Flexible working and the pandemic
Oct 15, 2021
It seems it’s taken a pandemic to show just how adaptable we can all be to different ways of living our lives.
The workplace is one environment that has undergone huge change. The idea of flexible working has been elevated in the minds, aims and needs of employees and employers. But it remains something that will need to be worked through; it’s not without its challenges.
There will always be a balance to be struck between an employee’s requirement for some form of flexibility – whether in terms of where, when or how they work – and their employer’s responsibility to protect its interests. Recent times have shown us that remote working, for example, is doable. But an employer may have a legitimate business reason to refuse an employee’s request to continue that arrangement permanently. The flexible working regime provides for requests to be turned down on certain bases, including the additional costs involved, and the detrimental effects the proposed arrangement could have on meeting customer demand. Employers must therefore make sure to understand the statutory process and their legal responsibilities - not least to deal fairly and reasonably with requests.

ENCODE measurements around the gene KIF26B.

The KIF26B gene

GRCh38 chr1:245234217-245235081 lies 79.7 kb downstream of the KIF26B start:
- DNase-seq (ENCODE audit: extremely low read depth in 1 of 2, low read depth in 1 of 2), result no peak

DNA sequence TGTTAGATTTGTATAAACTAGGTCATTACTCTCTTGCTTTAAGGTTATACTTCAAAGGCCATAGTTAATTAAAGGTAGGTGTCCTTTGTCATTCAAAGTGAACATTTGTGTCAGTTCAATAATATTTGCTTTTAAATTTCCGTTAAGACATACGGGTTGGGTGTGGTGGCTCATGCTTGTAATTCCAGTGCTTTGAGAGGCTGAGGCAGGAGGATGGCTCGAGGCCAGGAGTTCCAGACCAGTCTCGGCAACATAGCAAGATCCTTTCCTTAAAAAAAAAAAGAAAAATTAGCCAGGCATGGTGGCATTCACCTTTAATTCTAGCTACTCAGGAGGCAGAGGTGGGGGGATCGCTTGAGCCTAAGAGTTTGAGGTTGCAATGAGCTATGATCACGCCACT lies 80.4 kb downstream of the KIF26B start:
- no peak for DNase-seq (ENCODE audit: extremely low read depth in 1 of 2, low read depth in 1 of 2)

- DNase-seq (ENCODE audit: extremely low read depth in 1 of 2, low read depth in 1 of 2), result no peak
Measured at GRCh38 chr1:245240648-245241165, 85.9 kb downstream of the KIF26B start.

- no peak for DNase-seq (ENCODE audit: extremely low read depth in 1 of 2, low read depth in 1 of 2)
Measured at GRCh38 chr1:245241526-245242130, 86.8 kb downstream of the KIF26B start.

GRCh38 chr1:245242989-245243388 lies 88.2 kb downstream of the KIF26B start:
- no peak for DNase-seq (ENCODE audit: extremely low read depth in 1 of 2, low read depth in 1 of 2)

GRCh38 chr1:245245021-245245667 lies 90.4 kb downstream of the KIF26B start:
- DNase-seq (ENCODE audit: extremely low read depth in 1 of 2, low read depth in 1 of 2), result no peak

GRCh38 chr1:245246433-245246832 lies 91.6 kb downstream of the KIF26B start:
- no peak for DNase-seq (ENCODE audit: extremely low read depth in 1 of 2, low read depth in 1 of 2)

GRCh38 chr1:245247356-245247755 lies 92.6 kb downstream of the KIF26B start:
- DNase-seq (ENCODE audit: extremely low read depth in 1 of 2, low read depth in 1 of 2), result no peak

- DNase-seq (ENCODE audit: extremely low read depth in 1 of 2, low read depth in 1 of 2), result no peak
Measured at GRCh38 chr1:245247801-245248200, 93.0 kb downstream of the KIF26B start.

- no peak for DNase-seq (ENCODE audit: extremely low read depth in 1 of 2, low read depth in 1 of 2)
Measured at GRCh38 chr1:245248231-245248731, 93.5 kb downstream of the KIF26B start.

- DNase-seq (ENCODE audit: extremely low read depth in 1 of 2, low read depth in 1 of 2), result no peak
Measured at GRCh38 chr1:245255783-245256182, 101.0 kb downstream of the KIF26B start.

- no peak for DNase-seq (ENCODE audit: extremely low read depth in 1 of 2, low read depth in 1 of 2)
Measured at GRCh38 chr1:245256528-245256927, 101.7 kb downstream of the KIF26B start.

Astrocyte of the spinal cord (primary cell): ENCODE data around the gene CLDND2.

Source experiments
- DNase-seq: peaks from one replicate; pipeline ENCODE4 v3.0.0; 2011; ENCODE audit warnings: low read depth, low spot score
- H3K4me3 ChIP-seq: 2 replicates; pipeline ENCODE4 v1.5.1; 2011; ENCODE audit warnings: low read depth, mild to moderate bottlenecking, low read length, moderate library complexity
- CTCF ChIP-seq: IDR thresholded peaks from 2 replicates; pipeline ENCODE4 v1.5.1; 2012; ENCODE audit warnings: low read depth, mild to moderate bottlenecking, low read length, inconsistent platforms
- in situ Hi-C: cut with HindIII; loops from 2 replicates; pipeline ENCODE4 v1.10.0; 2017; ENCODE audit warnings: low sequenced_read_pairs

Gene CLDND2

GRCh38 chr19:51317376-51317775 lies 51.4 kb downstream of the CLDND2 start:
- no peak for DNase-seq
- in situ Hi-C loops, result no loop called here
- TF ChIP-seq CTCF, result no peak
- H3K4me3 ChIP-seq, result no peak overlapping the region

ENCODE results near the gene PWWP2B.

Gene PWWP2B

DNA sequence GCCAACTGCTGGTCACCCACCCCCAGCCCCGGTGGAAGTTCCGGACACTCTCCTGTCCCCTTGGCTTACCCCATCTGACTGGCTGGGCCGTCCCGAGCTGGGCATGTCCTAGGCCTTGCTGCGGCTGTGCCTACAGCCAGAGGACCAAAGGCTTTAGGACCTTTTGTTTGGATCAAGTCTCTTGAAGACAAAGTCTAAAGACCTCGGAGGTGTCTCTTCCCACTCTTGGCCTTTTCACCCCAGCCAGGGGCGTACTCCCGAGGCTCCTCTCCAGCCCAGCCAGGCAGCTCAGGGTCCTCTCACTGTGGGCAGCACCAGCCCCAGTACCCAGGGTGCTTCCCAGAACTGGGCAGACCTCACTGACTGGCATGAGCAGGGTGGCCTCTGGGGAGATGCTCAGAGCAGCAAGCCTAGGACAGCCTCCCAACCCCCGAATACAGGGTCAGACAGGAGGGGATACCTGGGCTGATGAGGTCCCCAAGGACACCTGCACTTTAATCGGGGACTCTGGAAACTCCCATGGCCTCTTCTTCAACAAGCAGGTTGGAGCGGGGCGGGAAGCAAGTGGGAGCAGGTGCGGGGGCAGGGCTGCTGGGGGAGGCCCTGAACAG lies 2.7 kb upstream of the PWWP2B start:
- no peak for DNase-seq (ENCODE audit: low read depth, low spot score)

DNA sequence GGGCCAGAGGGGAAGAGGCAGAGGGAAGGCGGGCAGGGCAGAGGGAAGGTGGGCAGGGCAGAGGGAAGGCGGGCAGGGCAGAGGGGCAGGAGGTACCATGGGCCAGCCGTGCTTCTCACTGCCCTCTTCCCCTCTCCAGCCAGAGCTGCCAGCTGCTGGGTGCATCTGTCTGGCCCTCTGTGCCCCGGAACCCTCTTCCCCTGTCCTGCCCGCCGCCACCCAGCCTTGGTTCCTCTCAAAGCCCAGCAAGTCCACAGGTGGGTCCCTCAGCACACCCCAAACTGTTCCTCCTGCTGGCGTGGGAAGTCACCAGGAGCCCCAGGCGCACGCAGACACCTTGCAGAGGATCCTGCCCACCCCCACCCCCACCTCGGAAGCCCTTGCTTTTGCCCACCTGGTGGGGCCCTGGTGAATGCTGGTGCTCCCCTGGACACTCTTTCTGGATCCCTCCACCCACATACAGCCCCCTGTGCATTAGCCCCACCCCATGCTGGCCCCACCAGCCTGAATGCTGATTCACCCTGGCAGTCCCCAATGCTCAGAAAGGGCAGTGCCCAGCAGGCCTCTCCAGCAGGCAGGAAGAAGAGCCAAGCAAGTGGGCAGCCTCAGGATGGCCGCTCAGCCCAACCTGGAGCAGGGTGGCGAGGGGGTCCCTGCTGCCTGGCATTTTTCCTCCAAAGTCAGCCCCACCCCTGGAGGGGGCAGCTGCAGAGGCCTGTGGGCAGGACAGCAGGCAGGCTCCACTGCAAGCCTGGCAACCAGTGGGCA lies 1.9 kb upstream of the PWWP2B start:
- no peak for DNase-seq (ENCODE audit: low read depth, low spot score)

And there could be some developments on the horizon. The government is currently consulting on proposals to make it possible for employees to make a statutory flexible working request from the first day of their employment. Currently, employees must have at least 26 weeks’ continuous service before being able to do so. Other aspects of the statutory regime (including whether employees should be able to make more than one request per year) are also being looked at. Businesses could therefore soon see an increase in the number of flexible working requests they receive, as new recruits look to better balance their work and home life.
The experience of pandemic is likely to have a bearing on the arrangements employers and employees come to. For many, there is now a tried and tested basis for remote working, flexible hours etc. Systems will have been adapted to allow those things to happen. The culture is shifting. And so, unlike years ago, the question for managers and HR may be less: ‘what’s our reason to say no?’, and more: ‘how can we make this work?’.
For advice about flexible working, or any other employment law issue, contact us on 01264 353411 or email email@example.com.
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